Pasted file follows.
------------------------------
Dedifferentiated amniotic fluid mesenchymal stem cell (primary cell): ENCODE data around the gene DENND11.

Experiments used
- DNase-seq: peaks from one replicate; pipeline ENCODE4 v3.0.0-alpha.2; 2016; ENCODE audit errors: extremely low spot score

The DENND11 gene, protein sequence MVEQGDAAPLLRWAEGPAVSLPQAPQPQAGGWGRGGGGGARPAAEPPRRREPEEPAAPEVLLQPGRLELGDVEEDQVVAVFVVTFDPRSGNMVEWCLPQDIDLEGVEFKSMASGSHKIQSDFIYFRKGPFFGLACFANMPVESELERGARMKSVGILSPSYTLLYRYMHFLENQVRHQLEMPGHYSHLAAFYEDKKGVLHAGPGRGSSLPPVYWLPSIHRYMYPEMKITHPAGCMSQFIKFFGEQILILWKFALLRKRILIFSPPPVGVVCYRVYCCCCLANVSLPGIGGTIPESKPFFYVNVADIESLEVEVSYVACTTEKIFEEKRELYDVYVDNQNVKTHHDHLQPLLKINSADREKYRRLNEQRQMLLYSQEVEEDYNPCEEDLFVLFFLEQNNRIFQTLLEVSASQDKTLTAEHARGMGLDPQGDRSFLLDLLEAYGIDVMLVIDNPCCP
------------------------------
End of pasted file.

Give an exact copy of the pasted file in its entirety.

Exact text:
Dedifferentiated amniotic fluid mesenchymal stem cell (primary cell): ENCODE data around the gene DENND11.

Experiments used
- DNase-seq: peaks from one replicate; pipeline ENCODE4 v3.0.0-alpha.2; 2016; ENCODE audit errors: extremely low spot score

The DENND11 gene, protein sequence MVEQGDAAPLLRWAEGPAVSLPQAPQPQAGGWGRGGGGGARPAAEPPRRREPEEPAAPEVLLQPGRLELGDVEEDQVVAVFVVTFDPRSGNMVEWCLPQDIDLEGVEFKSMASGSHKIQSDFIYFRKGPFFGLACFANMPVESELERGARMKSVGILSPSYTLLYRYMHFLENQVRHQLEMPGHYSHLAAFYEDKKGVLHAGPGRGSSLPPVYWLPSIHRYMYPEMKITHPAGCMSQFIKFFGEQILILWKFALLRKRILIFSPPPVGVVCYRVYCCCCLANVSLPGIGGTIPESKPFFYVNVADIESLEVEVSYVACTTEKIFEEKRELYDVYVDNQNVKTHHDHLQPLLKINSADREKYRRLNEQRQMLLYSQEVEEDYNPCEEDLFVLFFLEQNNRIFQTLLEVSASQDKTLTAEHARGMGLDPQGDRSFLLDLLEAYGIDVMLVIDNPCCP